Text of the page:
05/11/2011, 00.00
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Three years after Sichuan earthquake, no justice for dead schoolchildren yet

Thousands of schoolchildren died on 12 May 2008 under the rubble of their shoddily built schools. Friends of artist Ai Weiwei post a video online in which parents complain about threats and beatings by police against those who seek the truth. Prime Minister Wen celebrates the success of reconstruction.
Beijing (AsiaNews/Agencies) – The third anniversary of the earthquake that devastated Sichuan falls tomorrow, 12 May. More than 87,000 people died in the event, whilst hundreds of thousands found themselves homeless. Friends of artist Ai Weiwei, detained without charges by police since 3 April, posted a video on Youtube in which the parents of some of the 5,300 dead schoolchildren speak out. Meanwhile, Beijing is presenting a false image of efficient reconstruction.

In the video, which Ai prepared before his arrest, parents talk about the threats, beatings and arrests they have had to endure for trying to find who was responsible for the collapse of shoddily built tofu-like schools that killed at least 5,300 of their children (the actual figure is unknown). In some cases, buildings around the schools did not fall.

In the view of the wave of national grief, the central authorities promised a quick probe, but no one has yet to be blamed for the disaster and the results of the investigation have not been released.

Many parents still want the truth. Ai Weiwei has tried to help them. On the second anniversary of the quake, he posted the names of all the dead children on his Twitter account, which has more than 30,000 subscribers. His arrest caused international protests, but Beijing insists he was arrested for undisclosed “economic crimes”.

In the video, Liu Yuting, Beichuan County, says, “When they rushed over to the school, none of the houses in the area had collapsed, including older houses that were built back in the 1960s”.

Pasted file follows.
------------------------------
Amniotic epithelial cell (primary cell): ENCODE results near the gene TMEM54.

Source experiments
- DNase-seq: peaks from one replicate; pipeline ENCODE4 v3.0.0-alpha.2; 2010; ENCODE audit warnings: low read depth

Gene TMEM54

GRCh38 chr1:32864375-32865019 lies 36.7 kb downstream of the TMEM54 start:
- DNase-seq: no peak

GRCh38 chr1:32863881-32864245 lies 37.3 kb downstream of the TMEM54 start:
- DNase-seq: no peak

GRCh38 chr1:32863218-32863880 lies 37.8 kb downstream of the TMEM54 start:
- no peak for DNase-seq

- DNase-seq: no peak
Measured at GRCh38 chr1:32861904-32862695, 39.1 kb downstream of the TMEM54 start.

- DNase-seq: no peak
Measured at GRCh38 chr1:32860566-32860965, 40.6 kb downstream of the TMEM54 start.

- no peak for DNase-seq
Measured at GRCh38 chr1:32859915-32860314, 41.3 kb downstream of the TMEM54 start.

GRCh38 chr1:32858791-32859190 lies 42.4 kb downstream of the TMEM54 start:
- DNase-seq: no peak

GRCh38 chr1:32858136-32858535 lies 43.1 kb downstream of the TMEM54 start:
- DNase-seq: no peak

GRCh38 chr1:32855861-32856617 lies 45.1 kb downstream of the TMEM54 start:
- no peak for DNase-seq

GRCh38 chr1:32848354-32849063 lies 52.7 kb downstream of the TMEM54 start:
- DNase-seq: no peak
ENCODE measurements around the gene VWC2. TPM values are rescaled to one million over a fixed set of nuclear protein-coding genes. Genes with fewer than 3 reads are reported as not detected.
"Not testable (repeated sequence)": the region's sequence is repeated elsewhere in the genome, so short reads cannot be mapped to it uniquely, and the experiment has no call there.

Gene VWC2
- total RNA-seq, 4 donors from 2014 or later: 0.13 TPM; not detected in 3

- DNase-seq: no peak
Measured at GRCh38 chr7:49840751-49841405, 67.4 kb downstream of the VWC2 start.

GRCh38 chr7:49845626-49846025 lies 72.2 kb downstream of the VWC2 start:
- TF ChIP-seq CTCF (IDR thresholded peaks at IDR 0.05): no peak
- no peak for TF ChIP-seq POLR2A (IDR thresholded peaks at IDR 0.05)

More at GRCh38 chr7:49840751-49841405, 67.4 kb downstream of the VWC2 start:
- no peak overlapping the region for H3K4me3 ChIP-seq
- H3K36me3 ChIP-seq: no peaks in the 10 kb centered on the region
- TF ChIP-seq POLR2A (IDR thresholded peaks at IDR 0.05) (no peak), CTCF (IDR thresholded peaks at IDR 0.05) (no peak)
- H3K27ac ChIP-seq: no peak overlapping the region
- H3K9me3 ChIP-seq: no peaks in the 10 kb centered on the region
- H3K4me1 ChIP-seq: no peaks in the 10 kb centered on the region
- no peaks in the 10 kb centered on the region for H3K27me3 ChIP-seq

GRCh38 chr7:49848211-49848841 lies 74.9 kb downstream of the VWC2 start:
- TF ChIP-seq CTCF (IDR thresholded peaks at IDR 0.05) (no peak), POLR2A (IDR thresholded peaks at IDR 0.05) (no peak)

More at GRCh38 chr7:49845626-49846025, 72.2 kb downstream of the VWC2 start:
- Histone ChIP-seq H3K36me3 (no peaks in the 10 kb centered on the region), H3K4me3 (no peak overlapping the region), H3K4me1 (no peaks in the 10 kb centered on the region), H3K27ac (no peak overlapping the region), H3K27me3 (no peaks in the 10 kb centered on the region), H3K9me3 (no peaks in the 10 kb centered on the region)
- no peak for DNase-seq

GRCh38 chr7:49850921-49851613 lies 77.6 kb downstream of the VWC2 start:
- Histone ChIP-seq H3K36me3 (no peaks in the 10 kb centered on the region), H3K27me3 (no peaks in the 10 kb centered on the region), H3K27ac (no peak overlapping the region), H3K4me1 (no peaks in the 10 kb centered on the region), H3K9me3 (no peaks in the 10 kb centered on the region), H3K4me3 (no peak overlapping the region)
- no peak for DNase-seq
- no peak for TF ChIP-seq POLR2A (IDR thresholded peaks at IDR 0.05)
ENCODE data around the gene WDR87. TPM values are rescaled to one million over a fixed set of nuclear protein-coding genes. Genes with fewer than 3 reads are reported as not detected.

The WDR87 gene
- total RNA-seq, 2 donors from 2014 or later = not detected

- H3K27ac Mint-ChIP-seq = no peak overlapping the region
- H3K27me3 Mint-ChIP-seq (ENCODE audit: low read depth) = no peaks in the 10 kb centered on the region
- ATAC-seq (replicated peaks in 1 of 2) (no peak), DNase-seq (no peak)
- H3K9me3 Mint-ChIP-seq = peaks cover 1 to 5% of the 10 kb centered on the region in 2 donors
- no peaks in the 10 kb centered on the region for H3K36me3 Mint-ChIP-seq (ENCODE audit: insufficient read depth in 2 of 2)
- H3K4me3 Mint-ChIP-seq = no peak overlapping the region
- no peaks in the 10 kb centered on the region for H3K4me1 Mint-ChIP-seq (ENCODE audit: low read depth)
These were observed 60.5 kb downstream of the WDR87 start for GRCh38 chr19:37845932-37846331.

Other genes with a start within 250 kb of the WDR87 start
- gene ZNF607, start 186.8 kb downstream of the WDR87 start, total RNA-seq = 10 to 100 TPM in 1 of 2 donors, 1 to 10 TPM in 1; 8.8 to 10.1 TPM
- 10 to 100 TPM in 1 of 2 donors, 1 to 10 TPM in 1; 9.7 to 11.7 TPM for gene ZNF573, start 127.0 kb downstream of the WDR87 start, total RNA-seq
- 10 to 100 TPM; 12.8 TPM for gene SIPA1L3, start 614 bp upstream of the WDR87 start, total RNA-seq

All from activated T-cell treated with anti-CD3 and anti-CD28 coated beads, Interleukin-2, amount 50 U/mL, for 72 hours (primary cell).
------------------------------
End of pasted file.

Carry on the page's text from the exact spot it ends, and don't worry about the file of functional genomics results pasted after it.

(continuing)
Another father who was among the many parents calling for an investigation into allegations of official corruption described how he was beaten whilst in police detention as he tried to present a petition over the death of his daughter. "There was one policeman who told me when we went to petition at the provincial government that he would kill me if he wasn't a police officer."

Parents of thousands of schoolchildren who died during the devastating quake say they were harassed by the authorities ahead of the three-year anniversary.

Lawyers have been warned off accepting cases linked to Sichuan child quake victims, on pain of losing their license to practice (which in China has to be renewed by the Communist Party-controlled bar association).

Sichuan authorities have already jailed Huang Qi, who defended the rights of parents, as well as Tan Zuoren after he carried out an independent investigation into the children’s deaths and published it online. “Few parents dare to speak out nowadays,” Liu said.

On Monday, Prime Minister Wen Jiabao visited the area (pictured). He said that reconstruction targets were successfully met with an injection of more than 1.02 trillion yuan (US$ 150 million)

According to the authorities, reconstruction is 95 per cent complete. More than 2.1 million homes had been rebuilt in the quake zone and thousands of new schools and hospitals were ready to be used.

Experts observe however that many survivors are still living in makeshift shelters and that the local economy has not yet recovered.

Sichuan deputy governor Wei Hong has in fact promised to invest an additional 3 billion yuan over the next five years to rebuild the economies of 1,200 villages.

Boosting the local economy is important but so are “local people's lives,” political analyst Professor Hu Xingdou told the South China Morning Post. Their “broken hearts” must be consoled as well. That includes the parents of dead schoolchildren as well as the homeless and the jobless.

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